The Network of American Periodical Studies (NAPS) is a new research initiative, set up by Sue Currell and Victoria Bazin that aims to bring together scholars working on American periodicals (magazines, newspapers and other periodical publications) from any historical period. Sue Currell is a reader at Sussex University, former Chair of the British Association of American Studies (2013-6) and author of The March of Spare Time (2005). Her current research examines the relationship of the arts with political discourse in the journal New Masses published between 1926-48. Victoria Bazin is senior lecturer at Northumbria University, author of Marianne Moore and the Cultures of Modernity (2010) and is engaged in research on The Dial magazine. She recently published ‘Hysterical Virgins and Little Magazines: Marianne Moore’s Editorship of The Dial’ in The Journal of Modern Periodical Studies 4 (2013), 55-75.
NAPS brings together scholars from a range of historical periods in order to stimulate further dialogue about how we study periodicals and why we study periodicals. The network focuses on research on American periodicals, given the transnational nature of magazine and newspaper circulation, we anticipate that scholars working on periodicals from around the world may well find NAPS a useful network for identifying synergies and connections between America and non-American print cultures. The network defines ‘America’ not simply as the United States but to include the nations that form that continent.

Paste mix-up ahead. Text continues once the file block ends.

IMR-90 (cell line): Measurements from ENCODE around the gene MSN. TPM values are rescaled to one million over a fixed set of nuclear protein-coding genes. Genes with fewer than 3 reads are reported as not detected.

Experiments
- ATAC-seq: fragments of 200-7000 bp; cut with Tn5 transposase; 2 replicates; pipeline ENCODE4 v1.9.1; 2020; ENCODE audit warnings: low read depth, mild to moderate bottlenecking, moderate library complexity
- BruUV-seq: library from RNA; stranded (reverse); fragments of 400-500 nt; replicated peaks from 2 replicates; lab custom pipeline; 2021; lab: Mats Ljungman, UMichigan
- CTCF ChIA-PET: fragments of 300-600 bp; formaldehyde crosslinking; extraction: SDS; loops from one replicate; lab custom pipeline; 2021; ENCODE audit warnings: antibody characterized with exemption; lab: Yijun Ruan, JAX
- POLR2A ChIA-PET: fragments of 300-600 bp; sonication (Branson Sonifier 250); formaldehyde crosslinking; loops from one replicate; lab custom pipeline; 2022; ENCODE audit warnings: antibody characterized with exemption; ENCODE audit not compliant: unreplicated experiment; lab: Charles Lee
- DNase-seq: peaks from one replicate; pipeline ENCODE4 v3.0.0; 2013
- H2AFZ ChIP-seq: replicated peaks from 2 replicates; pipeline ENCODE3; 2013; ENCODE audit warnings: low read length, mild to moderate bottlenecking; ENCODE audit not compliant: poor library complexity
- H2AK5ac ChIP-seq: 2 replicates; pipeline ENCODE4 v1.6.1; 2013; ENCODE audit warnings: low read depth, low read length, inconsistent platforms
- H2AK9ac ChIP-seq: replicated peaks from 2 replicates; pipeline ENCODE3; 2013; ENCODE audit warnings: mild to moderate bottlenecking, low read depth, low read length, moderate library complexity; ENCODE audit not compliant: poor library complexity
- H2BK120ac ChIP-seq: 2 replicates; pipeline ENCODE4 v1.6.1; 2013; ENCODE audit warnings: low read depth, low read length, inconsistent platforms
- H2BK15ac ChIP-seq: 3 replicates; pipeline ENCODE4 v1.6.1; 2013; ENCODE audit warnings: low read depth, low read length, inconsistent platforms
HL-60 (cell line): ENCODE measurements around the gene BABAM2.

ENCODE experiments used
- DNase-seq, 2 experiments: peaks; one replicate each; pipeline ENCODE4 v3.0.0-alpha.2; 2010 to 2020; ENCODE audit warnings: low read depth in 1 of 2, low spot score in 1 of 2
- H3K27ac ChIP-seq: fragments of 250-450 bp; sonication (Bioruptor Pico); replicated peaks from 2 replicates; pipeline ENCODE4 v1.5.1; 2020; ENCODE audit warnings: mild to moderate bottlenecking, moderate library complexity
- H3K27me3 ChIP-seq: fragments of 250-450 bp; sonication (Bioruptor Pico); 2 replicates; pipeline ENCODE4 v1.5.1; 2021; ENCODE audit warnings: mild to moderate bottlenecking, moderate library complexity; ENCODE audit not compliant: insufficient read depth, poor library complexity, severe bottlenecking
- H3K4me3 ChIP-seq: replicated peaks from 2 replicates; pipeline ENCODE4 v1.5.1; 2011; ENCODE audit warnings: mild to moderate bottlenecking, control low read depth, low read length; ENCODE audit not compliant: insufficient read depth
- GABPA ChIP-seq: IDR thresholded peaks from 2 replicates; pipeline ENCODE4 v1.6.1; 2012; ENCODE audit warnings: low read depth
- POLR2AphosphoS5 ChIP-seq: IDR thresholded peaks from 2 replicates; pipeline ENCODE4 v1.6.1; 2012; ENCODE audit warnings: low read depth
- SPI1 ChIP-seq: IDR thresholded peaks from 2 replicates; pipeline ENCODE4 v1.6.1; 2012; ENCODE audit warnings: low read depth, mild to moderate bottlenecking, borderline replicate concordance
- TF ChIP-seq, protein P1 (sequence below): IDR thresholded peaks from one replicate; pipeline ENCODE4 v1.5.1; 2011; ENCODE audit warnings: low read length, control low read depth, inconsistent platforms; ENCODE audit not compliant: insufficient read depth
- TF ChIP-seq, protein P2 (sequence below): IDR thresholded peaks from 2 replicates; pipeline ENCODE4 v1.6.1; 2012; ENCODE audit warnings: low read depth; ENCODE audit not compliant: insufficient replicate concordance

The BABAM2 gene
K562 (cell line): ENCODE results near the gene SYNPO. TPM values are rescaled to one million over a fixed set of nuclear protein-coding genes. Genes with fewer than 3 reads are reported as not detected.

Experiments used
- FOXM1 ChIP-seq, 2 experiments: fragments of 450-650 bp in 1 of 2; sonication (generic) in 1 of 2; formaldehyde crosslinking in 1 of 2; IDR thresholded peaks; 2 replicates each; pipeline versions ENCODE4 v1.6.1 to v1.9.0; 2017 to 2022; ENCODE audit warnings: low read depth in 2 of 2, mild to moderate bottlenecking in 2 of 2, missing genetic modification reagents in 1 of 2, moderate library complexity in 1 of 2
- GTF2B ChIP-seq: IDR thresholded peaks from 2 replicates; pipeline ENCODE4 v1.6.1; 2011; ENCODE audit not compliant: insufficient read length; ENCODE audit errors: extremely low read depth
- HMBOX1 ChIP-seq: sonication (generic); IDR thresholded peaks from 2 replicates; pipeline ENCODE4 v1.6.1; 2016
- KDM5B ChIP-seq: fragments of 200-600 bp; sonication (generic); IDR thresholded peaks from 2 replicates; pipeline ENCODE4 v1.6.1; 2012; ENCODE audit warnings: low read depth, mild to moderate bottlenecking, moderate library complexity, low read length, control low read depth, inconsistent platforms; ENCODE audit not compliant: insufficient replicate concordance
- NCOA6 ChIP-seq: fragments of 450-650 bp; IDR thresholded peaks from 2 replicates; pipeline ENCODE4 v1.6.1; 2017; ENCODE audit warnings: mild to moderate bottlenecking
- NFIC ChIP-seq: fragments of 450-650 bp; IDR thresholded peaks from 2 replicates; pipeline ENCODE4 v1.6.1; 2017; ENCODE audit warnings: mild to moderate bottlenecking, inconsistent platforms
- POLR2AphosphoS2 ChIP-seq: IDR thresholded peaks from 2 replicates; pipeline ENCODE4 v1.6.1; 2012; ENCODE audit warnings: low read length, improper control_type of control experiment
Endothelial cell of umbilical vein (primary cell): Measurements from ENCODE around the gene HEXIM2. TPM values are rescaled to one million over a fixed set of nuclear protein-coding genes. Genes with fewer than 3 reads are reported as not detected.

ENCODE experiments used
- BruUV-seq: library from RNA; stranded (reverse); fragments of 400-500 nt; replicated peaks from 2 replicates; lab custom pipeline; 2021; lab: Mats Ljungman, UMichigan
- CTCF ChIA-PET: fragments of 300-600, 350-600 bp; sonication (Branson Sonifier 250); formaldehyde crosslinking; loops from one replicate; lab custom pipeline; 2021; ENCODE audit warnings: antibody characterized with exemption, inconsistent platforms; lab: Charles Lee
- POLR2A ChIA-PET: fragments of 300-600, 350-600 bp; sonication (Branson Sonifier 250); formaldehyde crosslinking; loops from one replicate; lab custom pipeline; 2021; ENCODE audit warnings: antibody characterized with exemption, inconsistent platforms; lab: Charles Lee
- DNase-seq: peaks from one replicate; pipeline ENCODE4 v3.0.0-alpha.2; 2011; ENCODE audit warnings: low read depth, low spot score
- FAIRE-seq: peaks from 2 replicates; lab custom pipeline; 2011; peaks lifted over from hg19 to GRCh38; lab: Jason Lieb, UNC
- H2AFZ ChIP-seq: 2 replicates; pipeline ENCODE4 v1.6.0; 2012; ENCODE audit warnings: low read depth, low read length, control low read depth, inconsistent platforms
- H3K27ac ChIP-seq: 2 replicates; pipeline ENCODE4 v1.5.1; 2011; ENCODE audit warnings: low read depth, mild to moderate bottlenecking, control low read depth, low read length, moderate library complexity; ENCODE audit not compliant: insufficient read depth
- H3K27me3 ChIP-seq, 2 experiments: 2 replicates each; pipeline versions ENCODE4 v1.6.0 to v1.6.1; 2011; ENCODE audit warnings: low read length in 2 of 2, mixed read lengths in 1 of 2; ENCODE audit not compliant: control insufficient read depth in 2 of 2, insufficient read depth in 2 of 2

The methodological challenges of working with periodicals have been clearly articulated in a number of ground-breaking studies of magazines over the last decade. Ann Ardis, Sean Latham, Adam McKible, Jason Harding, Mark Morrisson, Suzanne Churchill, Laurel Brake and Robert Scholes, to name just a few, have introduced a set of key terms that assist us in developing critical approaches to periodicals helping us to make sense of the ‘public’ face of the magazine, its internal and external dialogics, the role of advertising, periodical networks, the bibliographic codes and the dynamic juxtaposition of the verbal and the visual. The expansion of periodical studies has no doubt been at least partly the result of large-scale digitization projects such as the Modernist Journals Project, the Modernist Magazines project and the developing Pulp Magazines project. Certainly digitized archives are not only important in terms of research but are also invaluable pedagogic resources for students and teachers. At the same time, as numerous scholars have pointed out, digitization has its limitations especially for those of us interested in studying magazines published after 1922. Such methodological issues raise wider questions concerning the ways in which digital mediation influences our critical approaches to periodicals.
NAPS seeks to address such questions by promoting and supporting scholarship and criticism on periodicals, by organising dedicated panels at conferences, forging links with other organisations and networks and promoting collaboration between institutions and across disciplines. It also aims to provide a forum for discussing the pedagogical opportunities of periodical studies as well as developing postgraduate and postdoctoral research in this area. If you would like to join NAPS please send an email to Victoria.Bazin @northumbria.ac.uk providing your contact details and affiliation.